At first glance, it may appear to many that the domestic market ended on a disappointing note in 2022. However, another aspect of the reality is that it still outperformed many of its global peers in the year gone by.
Nifty50 ended 2022 with a gain of 4.33 percent while Sensex clocked a similar gain of 4.44 percent. The Nifty Midcap 100 index rose 3.50 percent, but the Nifty Smallcap 100 index suffered a loss of 14 percent.
On the other hand, the US market witnessed its worst year since 2008.
Highlighting the outperformance of the Indian market, G Chokkalingam, Founder & Head of Research at Equinomics Research & Advisory Private Limited, said the S&P 500 fell nearly 20 percent and NASDAQ crashed 33 percent in 2022. European indices ended 9.5 percent to 11.9 percent lower and most Asian indices also fell anywhere from 5 percent to 25 percent in 2022.
In Asia, the worst affected were the Chinese and South Korean markets while equity markets in India, Singapore, Indonesia and Malaysia gained marginally in 2022.
The outperformance of the Indian market can be attributed to easing inflation, economic resilience, the support of retail investors and a strong show of metal, banking, FMCG and auto stocks.
Brokerage firm Kotak Institutional Equities believes 2022 may be the template for the next few years, due to (1) heightened geopolitical risks, (2) higher interest rates, (3) slowing China, and (4) large climate change-related uncertainties.
Will this outperformance continue in 2023?
It is too early to predict the course of the market for the whole year. Some analysts say it is a futile exercise since there is so much uncertainty and the market might not have factored in all variables at this point in time.
Analysts and brokerage firms believe that the Indian market will outperform its global peers in 2023 even though the year will be a challenging one due to macroeconomic headwinds and geopolitical issues.
"2023 will be a challenging year for equity markets since the global economy is slowing down. But India has the potential to outperform- both the economy and markets. There is impressive credit growth, CAPEX and revival in real estate segments," said VK Vijayakumar, Chief Investment Strategist at Geojit Financial Services.
"India’s market outperformance will be driven by a mix of good economic growth, continuing domestic inflows into the market and perhaps FIIs turning buyers when the dollar index starts declining steadily. Good earnings growth in banking, capital goods and telecom can support markets" said Vijayakumar.
Chokkalingam believes in the first half of 2023, the domestic equity market may outperform provided possible global risks of a major war in Taiwan, mutation of existing Covid variants into any deadly variant and crude oil hitting bubble zone ($120-140 or higher per barrel) do not emerge.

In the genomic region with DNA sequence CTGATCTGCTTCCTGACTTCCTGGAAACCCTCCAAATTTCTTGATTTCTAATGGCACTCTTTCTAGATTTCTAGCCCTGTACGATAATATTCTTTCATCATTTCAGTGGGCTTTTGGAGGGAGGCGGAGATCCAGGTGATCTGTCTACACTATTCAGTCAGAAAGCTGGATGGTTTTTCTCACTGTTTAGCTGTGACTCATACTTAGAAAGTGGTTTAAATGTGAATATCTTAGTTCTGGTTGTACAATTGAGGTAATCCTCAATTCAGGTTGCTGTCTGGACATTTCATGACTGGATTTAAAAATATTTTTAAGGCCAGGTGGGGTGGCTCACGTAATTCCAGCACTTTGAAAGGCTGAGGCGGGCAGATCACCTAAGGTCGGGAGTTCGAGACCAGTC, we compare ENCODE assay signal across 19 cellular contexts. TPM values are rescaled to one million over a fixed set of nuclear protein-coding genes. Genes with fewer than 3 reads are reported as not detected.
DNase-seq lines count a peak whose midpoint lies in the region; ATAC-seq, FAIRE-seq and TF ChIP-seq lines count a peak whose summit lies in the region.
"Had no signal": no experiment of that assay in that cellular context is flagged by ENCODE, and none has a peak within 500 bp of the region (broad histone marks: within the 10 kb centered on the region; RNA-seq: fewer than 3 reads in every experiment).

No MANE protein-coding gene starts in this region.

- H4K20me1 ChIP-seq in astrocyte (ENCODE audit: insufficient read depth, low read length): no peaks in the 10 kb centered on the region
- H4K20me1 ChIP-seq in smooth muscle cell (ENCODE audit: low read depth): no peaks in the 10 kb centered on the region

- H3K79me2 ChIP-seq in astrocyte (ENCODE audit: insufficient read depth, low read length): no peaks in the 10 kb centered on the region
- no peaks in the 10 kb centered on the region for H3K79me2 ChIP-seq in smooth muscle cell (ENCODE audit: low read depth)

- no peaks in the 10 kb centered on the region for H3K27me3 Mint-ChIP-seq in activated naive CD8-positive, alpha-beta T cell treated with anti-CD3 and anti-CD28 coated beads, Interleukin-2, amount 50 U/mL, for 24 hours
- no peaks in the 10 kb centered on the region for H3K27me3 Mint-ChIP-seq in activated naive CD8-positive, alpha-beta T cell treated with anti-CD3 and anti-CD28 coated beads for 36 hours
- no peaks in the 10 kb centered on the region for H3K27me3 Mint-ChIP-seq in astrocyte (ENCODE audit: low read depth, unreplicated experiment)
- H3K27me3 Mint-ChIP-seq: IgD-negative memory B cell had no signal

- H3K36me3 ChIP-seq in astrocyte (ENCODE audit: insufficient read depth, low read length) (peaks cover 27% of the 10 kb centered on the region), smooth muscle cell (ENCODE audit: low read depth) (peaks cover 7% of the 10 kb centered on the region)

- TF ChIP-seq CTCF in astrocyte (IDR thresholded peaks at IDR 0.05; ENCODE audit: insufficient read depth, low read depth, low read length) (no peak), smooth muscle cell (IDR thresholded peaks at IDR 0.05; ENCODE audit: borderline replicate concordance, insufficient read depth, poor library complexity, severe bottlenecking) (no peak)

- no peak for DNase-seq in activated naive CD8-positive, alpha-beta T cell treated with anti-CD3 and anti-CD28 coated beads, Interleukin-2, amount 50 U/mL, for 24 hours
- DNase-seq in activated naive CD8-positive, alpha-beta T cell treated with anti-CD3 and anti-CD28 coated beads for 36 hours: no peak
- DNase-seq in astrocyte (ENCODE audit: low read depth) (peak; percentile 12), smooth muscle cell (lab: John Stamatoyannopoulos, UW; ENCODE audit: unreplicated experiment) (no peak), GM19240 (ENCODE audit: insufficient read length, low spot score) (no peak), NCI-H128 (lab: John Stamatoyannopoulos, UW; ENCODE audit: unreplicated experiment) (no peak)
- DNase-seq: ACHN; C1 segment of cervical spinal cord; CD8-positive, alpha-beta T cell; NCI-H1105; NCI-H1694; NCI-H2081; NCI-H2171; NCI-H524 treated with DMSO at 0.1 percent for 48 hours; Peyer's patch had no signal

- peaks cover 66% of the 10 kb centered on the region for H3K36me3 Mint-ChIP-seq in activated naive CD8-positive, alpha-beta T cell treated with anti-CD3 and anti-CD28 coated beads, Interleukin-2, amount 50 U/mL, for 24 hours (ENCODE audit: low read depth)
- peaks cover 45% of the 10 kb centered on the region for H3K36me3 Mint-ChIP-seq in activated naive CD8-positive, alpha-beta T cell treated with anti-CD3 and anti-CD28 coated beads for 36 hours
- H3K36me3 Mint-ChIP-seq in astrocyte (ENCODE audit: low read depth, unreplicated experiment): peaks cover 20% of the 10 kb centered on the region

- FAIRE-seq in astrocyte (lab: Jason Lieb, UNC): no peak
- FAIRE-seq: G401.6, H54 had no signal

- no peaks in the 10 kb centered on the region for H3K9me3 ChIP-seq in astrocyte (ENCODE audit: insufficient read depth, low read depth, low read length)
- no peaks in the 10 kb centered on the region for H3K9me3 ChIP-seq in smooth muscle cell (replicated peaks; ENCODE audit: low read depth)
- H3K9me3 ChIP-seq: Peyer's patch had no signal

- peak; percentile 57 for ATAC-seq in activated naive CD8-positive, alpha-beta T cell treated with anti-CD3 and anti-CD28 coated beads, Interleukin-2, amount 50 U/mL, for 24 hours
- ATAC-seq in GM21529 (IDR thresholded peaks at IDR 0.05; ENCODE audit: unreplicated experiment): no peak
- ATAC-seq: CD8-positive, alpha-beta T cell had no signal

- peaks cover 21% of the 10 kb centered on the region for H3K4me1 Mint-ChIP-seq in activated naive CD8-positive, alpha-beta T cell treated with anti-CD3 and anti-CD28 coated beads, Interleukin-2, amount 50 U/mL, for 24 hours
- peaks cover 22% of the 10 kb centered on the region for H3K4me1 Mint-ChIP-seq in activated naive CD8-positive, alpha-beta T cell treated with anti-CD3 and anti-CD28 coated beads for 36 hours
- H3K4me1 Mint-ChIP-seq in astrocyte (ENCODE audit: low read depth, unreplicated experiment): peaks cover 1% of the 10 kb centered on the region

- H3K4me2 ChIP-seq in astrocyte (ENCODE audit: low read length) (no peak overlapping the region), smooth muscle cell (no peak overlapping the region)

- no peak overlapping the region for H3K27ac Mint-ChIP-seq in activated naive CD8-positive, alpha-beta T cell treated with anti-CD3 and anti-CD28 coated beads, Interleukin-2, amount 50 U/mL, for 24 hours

India's biggest strength is the domestic-centric nature of its economy. Even though the country cannot completely decouple from global sentiment, its economic resilience and domestic investors will save it from a crash.
"The status of the fastest growing economy, the robust outlook from the agricultural and banking sectors, relatively India’s public debt remaining under control, an anticipated boost to the CAPEX plan by the government in the 2023 Budget, robust tax collections, few major States in India setting up an ambitious goal of reaching $1 trillion economy, good performance of Indian Railways in both passenger and freight segments, etc. should augur well for the markets in 2023," said Chokkalingam.
Fresh concerns over the rich valuation of the Indian market have emerged. As brokerage firm Motilal Oswal Financial Services pointed out, Nifty’s 12-month forward P/E is trading at 18.9 times versus a long period average (LPA) of 19.7 times and its 12-month forward P/B stood at 3 times, at a premium of 12 percent to the Nifty’s historical average of 2.7 times.
"Valuation for Nifty50 has remained at a premium since the start of 2016. However, valuation dipped below its LPA during CY20 led by the pandemic. Earnings uncertainty over the past two years has resulted in high volatility in valuations during the period. However, with strong economic recovery, resilient corporate earnings and domestic tailwinds, Indian markets recovered fast and continue to outperform global markets," Motilal Oswal said.
"Further upside from hereon will be a function of stability in global and local macros and continued earnings delivery versus the expectations in the near term," said Motilal Oswal.
If we talk about the global economy, inflation is expected to come down in 2023 which will result in a pause in rate hikes.
However, the looming recession in the US and Europe, the emergence of any new and deadly Covid variant, fresh geopolitical tensions such as the war in Taiwan which involves the US, and a surprise upswing in crude oil and other commodity prices are the risks that cannot be ignored.
Disclaimer: The views and recommendations given in this article are those of individual analysts and broking firms. These do not represent the views of MintGenie.